Care Needed: Improving the Lives of People with Dementia

Across the OECD, 19 million men and women are living with dementia, with far too many experiencing a poor quality of life. Worldwide, someone develops dementia every three seconds. With no clinical breakthroughs, the number of people with dementia is set to grow and OECD countries are under increasing pressure to address the consequences of dementia


Renewing priority for dementia:
Where do we stand?


☛ Dementia has stayed high on the policy agenda, but progress in addressing dementia has not kept up with the scale of the challenge. The number of people living with dementia in OECD countries increased by nearly 2.5 million between 2013 and 2018, while mortality attributable to Alzheimer’s and other dementias increased in recent years by more than 50% in some countries. Across the OECD, more than one in five people aged 85 and over has dementia. At least 23 OECD countries have developed national dementia plans, up from eight in 2013, though implementation varies considerably.

☛ Despite progress in identifying people with dementia, the diagnostic process is still poor and diagnosis rates are too low. More than half of people with dementia in OECD countries still do not receive a diagnosis, with little progress in most countries since 2013. In OECD countries, only Denmark and the United Kingdom have set targets to improve diagnosis rates. 26 OECD countries have emphasised the role of primary care in diagnosing and caring for dementia, yet dementia training is not incentivised and the share of general practitioners has also fallen, making up less than a quarter of physicians in the EU. Linking data across primary care and other health settings, which is important to follow people across the care pathway and provide them with better care, is becoming more frequent. However, two-fifths of OECD countries do not regularly link data across four or more key data sets.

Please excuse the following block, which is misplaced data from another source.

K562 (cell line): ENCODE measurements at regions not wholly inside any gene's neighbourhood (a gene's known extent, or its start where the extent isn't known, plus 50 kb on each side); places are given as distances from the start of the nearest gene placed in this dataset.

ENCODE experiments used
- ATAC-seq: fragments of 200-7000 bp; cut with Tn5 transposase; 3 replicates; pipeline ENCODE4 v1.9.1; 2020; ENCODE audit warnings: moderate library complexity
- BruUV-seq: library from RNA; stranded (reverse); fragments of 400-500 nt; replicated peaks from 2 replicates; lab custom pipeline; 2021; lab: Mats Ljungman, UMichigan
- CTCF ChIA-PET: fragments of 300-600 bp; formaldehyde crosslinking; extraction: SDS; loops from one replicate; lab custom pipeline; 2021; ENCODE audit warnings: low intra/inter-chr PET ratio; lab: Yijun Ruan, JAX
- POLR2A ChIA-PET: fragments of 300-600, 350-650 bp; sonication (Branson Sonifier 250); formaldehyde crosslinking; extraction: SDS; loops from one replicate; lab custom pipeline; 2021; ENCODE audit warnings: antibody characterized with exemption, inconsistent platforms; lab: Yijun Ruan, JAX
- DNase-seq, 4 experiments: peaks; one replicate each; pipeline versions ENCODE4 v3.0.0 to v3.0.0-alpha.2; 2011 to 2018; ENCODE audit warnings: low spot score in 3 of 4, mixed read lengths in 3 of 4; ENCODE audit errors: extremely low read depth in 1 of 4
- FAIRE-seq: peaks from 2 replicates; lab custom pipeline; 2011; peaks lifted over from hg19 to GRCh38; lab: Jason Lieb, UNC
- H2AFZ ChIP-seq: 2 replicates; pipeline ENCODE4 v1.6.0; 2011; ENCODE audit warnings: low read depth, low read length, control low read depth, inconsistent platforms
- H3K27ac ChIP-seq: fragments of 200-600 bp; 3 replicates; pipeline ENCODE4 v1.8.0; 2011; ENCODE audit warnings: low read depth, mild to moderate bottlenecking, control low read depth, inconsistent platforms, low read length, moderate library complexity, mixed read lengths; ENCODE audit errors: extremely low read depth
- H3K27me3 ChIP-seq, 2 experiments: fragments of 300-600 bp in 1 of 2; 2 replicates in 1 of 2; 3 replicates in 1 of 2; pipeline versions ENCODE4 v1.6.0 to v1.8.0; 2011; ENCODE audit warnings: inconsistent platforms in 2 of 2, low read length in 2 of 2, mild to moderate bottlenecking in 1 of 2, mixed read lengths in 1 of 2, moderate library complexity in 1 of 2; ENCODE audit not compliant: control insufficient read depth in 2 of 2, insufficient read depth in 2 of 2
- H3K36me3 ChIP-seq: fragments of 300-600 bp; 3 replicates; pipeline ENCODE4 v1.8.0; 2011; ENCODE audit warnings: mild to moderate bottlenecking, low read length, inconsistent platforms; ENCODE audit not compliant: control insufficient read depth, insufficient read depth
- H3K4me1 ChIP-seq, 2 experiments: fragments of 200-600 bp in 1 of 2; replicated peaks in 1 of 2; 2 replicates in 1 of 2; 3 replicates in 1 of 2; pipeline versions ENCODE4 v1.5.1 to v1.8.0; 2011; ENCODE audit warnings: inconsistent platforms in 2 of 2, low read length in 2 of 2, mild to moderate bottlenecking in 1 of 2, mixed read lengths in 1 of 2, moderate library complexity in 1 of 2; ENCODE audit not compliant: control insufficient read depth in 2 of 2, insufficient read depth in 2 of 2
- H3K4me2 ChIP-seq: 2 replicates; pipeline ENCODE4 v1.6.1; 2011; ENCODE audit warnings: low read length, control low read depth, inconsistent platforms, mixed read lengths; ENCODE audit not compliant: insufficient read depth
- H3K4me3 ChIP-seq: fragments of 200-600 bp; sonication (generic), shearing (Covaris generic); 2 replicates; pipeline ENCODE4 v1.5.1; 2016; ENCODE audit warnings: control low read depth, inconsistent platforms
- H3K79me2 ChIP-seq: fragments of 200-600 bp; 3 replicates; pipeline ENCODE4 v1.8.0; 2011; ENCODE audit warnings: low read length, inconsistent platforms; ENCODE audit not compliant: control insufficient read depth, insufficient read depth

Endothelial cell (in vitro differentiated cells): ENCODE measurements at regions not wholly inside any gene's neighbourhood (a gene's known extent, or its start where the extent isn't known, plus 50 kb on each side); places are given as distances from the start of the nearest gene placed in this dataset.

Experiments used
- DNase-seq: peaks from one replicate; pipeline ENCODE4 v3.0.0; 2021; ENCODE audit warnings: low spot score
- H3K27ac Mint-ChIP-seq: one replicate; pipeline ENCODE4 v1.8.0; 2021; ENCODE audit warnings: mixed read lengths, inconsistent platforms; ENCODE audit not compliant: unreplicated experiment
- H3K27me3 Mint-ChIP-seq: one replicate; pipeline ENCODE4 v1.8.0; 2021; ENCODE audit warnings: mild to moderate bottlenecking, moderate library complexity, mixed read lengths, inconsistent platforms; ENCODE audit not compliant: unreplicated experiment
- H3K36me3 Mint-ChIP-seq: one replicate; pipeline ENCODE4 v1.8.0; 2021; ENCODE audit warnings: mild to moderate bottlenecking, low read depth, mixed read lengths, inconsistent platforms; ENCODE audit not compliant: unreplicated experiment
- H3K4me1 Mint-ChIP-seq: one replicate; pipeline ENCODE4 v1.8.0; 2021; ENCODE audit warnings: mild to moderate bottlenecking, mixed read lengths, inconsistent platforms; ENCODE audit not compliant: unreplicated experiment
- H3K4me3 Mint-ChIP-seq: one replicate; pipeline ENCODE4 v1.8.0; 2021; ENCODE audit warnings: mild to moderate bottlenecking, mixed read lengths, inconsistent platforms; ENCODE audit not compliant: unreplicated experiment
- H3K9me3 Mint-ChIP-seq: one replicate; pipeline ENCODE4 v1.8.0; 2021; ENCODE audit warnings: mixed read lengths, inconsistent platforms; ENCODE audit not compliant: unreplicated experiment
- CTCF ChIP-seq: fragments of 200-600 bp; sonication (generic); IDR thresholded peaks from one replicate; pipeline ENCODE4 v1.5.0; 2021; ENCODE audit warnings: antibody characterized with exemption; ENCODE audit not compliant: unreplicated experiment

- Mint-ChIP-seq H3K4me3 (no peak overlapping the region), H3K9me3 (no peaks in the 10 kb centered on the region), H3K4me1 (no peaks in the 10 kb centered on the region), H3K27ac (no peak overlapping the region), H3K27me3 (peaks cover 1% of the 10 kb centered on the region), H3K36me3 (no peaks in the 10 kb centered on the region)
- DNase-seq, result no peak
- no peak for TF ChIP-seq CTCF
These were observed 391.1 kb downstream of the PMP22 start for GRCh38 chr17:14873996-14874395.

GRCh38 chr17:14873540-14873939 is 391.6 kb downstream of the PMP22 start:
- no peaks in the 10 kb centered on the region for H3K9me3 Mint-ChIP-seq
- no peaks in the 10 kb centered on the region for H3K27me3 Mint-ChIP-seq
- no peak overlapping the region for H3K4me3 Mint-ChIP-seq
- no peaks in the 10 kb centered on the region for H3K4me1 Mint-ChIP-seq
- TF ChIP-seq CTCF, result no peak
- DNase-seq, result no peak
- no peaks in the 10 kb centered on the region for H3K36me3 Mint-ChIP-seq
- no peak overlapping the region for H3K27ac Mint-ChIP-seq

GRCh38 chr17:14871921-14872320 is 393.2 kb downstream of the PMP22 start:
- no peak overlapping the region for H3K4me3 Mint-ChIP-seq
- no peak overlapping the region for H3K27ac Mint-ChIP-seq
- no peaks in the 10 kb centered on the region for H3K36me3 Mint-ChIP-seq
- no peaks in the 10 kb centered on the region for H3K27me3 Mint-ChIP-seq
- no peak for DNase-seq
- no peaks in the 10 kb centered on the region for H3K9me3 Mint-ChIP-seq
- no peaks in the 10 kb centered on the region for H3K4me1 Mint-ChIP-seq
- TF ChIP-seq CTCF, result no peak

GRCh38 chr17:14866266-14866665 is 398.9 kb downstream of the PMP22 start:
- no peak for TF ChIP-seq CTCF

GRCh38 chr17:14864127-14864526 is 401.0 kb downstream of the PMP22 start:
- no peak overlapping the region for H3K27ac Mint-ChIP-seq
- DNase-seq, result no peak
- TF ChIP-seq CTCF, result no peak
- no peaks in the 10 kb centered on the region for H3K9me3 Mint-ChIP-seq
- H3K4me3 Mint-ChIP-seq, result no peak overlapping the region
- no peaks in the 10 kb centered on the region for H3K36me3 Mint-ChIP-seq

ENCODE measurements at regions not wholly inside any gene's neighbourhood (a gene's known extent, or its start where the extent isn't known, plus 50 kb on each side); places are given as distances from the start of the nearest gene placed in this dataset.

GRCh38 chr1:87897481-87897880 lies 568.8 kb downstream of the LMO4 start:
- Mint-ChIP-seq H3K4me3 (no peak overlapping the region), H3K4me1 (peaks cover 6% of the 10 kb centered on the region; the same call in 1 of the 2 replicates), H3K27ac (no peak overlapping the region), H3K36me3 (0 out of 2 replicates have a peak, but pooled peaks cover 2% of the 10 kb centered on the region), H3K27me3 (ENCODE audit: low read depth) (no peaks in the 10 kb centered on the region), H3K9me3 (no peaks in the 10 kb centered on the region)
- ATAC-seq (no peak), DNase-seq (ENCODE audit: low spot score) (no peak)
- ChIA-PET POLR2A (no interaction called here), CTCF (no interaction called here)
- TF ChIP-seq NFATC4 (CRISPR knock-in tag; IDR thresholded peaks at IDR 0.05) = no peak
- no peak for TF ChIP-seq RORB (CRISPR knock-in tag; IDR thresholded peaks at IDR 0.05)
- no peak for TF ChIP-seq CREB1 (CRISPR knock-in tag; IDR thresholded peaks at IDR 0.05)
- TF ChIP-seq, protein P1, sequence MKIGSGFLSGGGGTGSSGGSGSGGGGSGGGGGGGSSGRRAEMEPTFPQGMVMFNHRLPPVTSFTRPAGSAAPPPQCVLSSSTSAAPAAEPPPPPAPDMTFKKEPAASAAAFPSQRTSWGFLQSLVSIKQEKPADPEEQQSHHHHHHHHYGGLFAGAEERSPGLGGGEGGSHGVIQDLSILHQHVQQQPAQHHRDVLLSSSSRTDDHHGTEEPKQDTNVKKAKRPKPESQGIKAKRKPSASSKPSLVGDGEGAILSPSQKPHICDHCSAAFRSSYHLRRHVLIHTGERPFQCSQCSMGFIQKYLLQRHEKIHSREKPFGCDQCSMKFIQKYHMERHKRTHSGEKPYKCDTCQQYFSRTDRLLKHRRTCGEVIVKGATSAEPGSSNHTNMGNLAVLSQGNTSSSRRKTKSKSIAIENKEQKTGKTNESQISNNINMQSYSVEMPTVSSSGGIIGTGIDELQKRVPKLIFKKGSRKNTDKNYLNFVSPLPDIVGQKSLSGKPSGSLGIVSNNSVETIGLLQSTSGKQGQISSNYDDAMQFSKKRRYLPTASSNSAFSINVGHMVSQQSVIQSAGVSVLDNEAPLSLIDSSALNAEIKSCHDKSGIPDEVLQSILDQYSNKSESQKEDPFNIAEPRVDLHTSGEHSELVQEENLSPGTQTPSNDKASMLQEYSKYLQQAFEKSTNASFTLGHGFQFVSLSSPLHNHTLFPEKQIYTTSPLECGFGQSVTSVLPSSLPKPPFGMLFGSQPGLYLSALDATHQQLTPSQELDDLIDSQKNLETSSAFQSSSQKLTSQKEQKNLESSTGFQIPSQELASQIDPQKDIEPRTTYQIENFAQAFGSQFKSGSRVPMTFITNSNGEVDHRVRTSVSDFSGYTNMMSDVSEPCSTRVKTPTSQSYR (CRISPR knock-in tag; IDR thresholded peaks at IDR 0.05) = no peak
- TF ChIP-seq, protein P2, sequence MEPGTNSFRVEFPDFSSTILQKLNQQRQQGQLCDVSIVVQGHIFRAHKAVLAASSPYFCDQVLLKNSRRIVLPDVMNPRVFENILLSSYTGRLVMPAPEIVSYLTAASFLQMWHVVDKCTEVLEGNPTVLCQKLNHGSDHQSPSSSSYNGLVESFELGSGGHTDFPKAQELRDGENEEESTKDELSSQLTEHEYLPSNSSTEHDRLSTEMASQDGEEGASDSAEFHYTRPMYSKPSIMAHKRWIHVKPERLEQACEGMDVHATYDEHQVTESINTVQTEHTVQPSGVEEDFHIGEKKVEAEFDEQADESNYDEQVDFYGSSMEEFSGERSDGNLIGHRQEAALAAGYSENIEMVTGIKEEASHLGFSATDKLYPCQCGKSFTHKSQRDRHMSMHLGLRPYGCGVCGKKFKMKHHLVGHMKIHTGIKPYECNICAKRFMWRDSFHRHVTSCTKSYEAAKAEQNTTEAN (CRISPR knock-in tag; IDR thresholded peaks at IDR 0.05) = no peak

☛ Despite progress in increasing awareness and reducing stigma, poor-quality care persists. More than 90% of OECD countries have developed dementia-friendly initiatives to support the development of dementia-friendly communities, though their reach remains limited. 19 OECD countries have established paid leave for carers. Despite guidelines suggesting more conservative use, antipsychotic usage for people with dementia has increased in one-third of reporting OECD countries. Only four OECD countries have developed dementia-friendly design guidelines for health and social care.


What should policymakers do next?

⚠ Strengthen the transparency and monitoring of the effectiveness, safety and patient-centredness of dementia care. Step up efforts to better identify and diagnose patients with dementia, and raise standards of care through better measuring of quality of care metrics for dementia.

⚠ Harness the power of data available across health care settings to improve research and the quality of life for people with dementia. Promote efforts to link data to ensure information about patients is shared across parts of the health system frequently used by people with dementia, including primary care, long-term care, and hospitals.

⚠ Strengthen collaboration between stakeholders and increase public investment in dementia research. Maintain the commitment of countries and the global community to encourage clinical breakthroughs that can help improve the lives of people living with dementia both today and in the years to come.


Putting dementia higher on the agenda, Diagnosing and identifying dementia, Living well with dementia. [Continue read full article]

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